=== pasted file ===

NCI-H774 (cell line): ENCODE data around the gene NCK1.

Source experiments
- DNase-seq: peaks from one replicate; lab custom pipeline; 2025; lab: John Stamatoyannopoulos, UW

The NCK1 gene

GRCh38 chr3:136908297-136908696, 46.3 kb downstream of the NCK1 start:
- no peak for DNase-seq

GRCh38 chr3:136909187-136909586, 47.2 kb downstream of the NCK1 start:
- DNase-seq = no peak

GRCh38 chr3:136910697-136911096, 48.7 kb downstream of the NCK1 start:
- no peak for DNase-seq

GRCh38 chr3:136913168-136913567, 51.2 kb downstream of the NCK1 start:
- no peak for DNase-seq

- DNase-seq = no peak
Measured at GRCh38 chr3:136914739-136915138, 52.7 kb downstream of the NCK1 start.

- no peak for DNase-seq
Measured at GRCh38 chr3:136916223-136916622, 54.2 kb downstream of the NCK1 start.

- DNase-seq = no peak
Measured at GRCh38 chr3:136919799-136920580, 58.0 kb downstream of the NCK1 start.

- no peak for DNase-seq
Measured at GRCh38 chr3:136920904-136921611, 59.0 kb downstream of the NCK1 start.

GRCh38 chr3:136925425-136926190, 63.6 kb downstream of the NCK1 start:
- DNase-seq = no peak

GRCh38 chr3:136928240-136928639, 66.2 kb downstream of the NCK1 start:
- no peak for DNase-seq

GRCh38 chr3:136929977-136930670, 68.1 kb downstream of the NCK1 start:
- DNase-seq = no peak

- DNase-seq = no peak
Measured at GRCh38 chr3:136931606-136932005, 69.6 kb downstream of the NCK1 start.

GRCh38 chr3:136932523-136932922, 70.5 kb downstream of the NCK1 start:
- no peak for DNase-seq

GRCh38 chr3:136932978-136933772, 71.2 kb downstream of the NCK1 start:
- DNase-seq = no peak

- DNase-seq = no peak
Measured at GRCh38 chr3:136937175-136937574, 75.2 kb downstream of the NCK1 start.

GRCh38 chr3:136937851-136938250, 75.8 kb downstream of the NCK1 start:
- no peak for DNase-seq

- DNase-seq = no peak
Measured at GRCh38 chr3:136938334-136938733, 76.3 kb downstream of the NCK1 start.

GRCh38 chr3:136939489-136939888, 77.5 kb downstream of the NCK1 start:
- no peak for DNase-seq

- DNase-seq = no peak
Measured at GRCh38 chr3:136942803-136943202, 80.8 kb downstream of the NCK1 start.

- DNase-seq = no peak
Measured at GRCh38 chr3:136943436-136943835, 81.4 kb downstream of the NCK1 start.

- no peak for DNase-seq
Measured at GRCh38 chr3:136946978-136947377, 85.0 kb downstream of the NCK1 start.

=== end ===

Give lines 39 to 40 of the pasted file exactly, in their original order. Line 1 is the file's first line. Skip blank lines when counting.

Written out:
GRCh38 chr3:136939489-136939888, 77.5 kb downstream of the NCK1 start:
- no peak for DNase-seq